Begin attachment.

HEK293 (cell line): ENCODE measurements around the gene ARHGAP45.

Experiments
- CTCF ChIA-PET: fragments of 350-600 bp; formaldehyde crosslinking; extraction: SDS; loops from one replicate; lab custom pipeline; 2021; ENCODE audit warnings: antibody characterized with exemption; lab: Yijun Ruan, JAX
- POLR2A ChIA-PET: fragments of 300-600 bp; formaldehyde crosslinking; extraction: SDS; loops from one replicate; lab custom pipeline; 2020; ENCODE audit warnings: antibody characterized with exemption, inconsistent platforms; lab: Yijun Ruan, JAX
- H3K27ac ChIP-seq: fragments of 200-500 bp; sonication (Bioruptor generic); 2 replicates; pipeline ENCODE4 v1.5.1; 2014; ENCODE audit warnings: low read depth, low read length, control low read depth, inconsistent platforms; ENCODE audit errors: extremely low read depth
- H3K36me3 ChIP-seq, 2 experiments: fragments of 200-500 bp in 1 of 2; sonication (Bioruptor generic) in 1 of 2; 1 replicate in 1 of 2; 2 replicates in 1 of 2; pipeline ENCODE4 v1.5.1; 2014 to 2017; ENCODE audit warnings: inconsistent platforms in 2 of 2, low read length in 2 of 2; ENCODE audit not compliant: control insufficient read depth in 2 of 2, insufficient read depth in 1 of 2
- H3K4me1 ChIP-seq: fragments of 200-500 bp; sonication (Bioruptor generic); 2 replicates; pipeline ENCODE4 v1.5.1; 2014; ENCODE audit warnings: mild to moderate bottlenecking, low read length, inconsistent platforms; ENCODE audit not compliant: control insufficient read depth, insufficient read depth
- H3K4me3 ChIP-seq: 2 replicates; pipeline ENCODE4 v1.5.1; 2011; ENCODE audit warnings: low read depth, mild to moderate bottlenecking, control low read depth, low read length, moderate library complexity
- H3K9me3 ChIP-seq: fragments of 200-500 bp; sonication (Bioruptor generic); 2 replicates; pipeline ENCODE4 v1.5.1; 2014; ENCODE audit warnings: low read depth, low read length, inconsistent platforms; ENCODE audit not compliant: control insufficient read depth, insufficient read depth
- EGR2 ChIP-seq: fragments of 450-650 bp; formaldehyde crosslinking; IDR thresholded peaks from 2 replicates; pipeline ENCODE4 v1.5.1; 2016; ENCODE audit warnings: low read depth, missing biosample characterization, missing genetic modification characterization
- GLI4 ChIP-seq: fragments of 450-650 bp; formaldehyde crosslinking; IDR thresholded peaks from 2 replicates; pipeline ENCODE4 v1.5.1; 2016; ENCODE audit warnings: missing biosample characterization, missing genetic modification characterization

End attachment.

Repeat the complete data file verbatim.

HEK293 (cell line): ENCODE measurements around the gene ARHGAP45.

Experiments
- CTCF ChIA-PET: fragments of 350-600 bp; formaldehyde crosslinking; extraction: SDS; loops from one replicate; lab custom pipeline; 2021; ENCODE audit warnings: antibody characterized with exemption; lab: Yijun Ruan, JAX
- POLR2A ChIA-PET: fragments of 300-600 bp; formaldehyde crosslinking; extraction: SDS; loops from one replicate; lab custom pipeline; 2020; ENCODE audit warnings: antibody characterized with exemption, inconsistent platforms; lab: Yijun Ruan, JAX
- H3K27ac ChIP-seq: fragments of 200-500 bp; sonication (Bioruptor generic); 2 replicates; pipeline ENCODE4 v1.5.1; 2014; ENCODE audit warnings: low read depth, low read length, control low read depth, inconsistent platforms; ENCODE audit errors: extremely low read depth
- H3K36me3 ChIP-seq, 2 experiments: fragments of 200-500 bp in 1 of 2; sonication (Bioruptor generic) in 1 of 2; 1 replicate in 1 of 2; 2 replicates in 1 of 2; pipeline ENCODE4 v1.5.1; 2014 to 2017; ENCODE audit warnings: inconsistent platforms in 2 of 2, low read length in 2 of 2; ENCODE audit not compliant: control insufficient read depth in 2 of 2, insufficient read depth in 1 of 2
- H3K4me1 ChIP-seq: fragments of 200-500 bp; sonication (Bioruptor generic); 2 replicates; pipeline ENCODE4 v1.5.1; 2014; ENCODE audit warnings: mild to moderate bottlenecking, low read length, inconsistent platforms; ENCODE audit not compliant: control insufficient read depth, insufficient read depth
- H3K4me3 ChIP-seq: 2 replicates; pipeline ENCODE4 v1.5.1; 2011; ENCODE audit warnings: low read depth, mild to moderate bottlenecking, control low read depth, low read length, moderate library complexity
- H3K9me3 ChIP-seq: fragments of 200-500 bp; sonication (Bioruptor generic); 2 replicates; pipeline ENCODE4 v1.5.1; 2014; ENCODE audit warnings: low read depth, low read length, inconsistent platforms; ENCODE audit not compliant: control insufficient read depth, insufficient read depth
- EGR2 ChIP-seq: fragments of 450-650 bp; formaldehyde crosslinking; IDR thresholded peaks from 2 replicates; pipeline ENCODE4 v1.5.1; 2016; ENCODE audit warnings: low read depth, missing biosample characterization, missing genetic modification characterization
- GLI4 ChIP-seq: fragments of 450-650 bp; formaldehyde crosslinking; IDR thresholded peaks from 2 replicates; pipeline ENCODE4 v1.5.1; 2016; ENCODE audit warnings: missing biosample characterization, missing genetic modification characterization